When ER started there was no Itunes. There was no DVR or Hulu. You couldn't watch a show on your computer because you probably didn't have a computer, and if you did it took about ten minutes to load a page, and even then the second someone in your house picked up the land-line your connection died and you had to sit through that whole tedious beeping and dialing routine to get back online. Back then, you sat yourself down in a damn chair, turned on a real live television and watched. And if you missed it you couldn't just wait for the DVDs to come out because it was a VHS world and who would ever think people would one day line their shelves with entire seasons of old television shows. When you watched TV then, you really watched it. And looking back now, I get downright sentimental. Because the truth is, that kind of experience is sort of extinct now. And I've adapted. I watch half of my television online, but no matter how good the picture is and how nice it is not to have commercials, when you really think about it, nothing can really match the old, traditional way of watching TV, when you actually watched it on a TV.

Maybe that's what makes me sad about the end of ER, despite the fact that I honestly wasn't sure it was even still on the air until a few weeks ago. It hasn't been a part of my life for a while, but when it was a part of my life, it was appointment television in a way no show today, except for possibly American Idol (because of the sheer fact that it's live) is. I was a pretty little kid when it started but I remember all of those early episodes. I remember being allowed to stay up late on Thursdays to watch, waiting in the dark in my pajamas for it to start and for that theme music to kick in. And from that first second I was hooked, caught up in the lives of doctors and nurses at County General. I rooted for poor, awkward Dr. Carter who hero worshiped Dr. Benton despite the fact that Dr. Benton showed him nothing but annoyance or disdain (kind of a dramatic precursor to JD on Scrubs). I of course, even from an early age, recognized the absolute god on Earth that is George Clooney whose Doug Ross was charming and dashing but who also capital C cared (Dr. McDreamy is in the same vein but even the thoroughly charming Patrick Dempsey can't hold a candle to Dr. Ross). Come to think of it, how many other shows have been influenced by ER, how many other dramas with interwoven storylines and realistic tones can attribute their presence to the drama that was the centerpiece of primetime television in the mid to late nineties. And there were just these episodes that everyone watched and talked about. They were events. I bet you remember the episode when Dr. Ross saved the kid from drowning in that sewer pipe, and all of the promos had the shot of him in his wet tuxedo, standing under the spotlight of a helicopter, the lifeless kid in his arms. Or the heart breaking episode when the apparently normal and healthy couple comes in to have a baby with Dr. Green and things go horribly wrong horribly fast and the mom ends up dying and everyone just cries and cries and cries. What about when Nurse Carol was taken hostage (by Ewan McGregor incidentally)?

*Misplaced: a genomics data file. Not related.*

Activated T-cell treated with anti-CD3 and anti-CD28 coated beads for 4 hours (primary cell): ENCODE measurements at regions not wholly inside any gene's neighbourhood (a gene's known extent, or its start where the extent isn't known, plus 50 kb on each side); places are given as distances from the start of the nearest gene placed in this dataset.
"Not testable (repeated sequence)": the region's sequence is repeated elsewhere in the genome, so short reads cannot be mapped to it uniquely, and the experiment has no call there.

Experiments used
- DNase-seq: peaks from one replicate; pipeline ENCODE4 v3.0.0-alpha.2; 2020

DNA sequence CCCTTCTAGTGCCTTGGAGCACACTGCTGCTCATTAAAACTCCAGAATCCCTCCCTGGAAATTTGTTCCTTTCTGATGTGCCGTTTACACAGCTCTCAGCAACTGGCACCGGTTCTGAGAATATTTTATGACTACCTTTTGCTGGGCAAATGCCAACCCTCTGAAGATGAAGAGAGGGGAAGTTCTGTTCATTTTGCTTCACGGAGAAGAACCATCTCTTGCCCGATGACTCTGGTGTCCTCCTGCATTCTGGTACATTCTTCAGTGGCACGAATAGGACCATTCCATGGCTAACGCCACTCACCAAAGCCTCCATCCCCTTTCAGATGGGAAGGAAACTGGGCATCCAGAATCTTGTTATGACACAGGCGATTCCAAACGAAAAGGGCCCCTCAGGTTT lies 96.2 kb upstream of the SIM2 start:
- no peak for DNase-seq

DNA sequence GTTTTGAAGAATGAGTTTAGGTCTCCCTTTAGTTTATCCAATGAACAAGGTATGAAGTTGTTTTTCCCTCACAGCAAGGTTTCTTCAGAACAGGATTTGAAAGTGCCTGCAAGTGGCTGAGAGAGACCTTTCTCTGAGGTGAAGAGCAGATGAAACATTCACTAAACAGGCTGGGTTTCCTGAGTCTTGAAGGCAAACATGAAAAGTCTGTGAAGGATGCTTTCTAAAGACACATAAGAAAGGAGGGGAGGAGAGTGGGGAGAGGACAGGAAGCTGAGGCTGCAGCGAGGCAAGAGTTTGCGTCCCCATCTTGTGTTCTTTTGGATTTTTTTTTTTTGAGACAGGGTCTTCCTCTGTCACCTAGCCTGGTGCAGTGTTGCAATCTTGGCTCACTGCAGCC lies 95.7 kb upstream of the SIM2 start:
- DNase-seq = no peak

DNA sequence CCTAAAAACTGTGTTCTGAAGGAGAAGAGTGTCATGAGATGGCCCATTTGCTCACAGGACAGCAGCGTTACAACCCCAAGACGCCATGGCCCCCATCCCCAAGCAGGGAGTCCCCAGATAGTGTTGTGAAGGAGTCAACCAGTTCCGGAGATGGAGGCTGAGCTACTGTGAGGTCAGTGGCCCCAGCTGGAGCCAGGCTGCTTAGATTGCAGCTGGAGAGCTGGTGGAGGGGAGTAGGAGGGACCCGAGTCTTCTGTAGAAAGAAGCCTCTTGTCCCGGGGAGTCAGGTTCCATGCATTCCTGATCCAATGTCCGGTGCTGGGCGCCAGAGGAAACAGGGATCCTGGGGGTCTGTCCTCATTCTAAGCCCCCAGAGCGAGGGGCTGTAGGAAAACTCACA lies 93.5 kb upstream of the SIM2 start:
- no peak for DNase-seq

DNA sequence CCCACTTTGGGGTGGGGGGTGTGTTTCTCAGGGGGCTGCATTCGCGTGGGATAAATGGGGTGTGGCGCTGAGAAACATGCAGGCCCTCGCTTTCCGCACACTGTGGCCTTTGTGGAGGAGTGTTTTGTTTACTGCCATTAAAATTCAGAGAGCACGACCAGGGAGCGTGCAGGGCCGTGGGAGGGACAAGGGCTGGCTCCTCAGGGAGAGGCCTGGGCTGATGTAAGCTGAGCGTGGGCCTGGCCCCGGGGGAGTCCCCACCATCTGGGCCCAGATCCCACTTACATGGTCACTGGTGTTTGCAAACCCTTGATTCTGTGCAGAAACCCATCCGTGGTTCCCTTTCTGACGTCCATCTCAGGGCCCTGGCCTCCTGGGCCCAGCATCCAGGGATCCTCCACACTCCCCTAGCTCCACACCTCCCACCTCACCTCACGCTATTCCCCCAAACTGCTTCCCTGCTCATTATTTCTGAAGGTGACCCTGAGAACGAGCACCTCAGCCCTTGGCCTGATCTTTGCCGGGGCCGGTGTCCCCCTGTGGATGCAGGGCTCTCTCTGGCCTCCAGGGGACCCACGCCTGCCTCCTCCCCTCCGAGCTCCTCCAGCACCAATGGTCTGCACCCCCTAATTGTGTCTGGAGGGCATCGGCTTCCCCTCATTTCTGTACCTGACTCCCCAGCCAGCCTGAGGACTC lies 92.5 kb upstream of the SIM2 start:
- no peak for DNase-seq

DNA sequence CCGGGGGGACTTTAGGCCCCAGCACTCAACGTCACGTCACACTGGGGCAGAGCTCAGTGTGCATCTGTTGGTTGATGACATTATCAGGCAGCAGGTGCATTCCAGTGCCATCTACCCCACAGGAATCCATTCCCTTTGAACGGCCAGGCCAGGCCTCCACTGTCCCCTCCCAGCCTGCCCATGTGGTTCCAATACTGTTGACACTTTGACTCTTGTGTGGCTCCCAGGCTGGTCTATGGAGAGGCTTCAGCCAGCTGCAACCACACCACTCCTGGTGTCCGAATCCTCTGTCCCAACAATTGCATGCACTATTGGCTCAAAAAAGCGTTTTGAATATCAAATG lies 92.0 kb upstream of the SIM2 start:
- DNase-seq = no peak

And if you don't remember, if you didn't watch, then I bet you at least remember the presence of the show, the way other people watched it and talked about it on Friday mornings. And it makes me a little sad to know that a show like this will probably never again exist. There will be huge shows that a ton of people watch and talk about and which get tons of buzz. But half the people who watch won't sit down in front of a TV with family or friends. Half the people will catch it a few days later online or the next night on their DVR or on the tiny screen of their Ipods or Iphones or I-whatevers (so, so silly). TV now is at the mercy of people's schedules and busy lives. It's a shapeless, boundary-less thing that exists when and where you want it. It's become efficient and fast and slick and high-tech. And in some ways it makes it easier for more people to watch more of the shows they love. I know it has for me. So then why can't I help but be a little sad? Why is it that I can't fully commit to the idea that television has changed for the better?

Maybe it's because I for one loved every second of my stone age TV days, back before it was literally forced out of the box. I loved having to wait for a summer rerun if I missed an episode. I loved checking the television part of the newspaper instead of just clicking on an onscreen guide. I loved racing through my homework so that I could watch a show free of distractions, knowing that a show was on at this time for this long. This wasn't all easy or super convenient, but it was just what you did. It was part of the whole experience, and back then it didn't seem to matter as much that everything be easy and convenient. When ER was still in its halcyon, Clooney days, TV was immovable. No one had yet figured out how to bend it to their will, to force it into new and progressively more disjointed shapes and pieces. It had a rigid kind of dignity. And all of this is terribly sentimental for a medium that is basically designed to showcase ads and that has seen the likes of a show like Rock of Love, but well, endings always make me sentimental. And this truly is an ending, not just for ER, but for an era. Tomorrow I'll probably watch an episode of a show online and then maybe pull out some TV on DVD seasons and slide seamlessly back into this new digital age. But for tonight, I'm going to salute ER and mourn the passing of not just a television show, but of the way we watched it.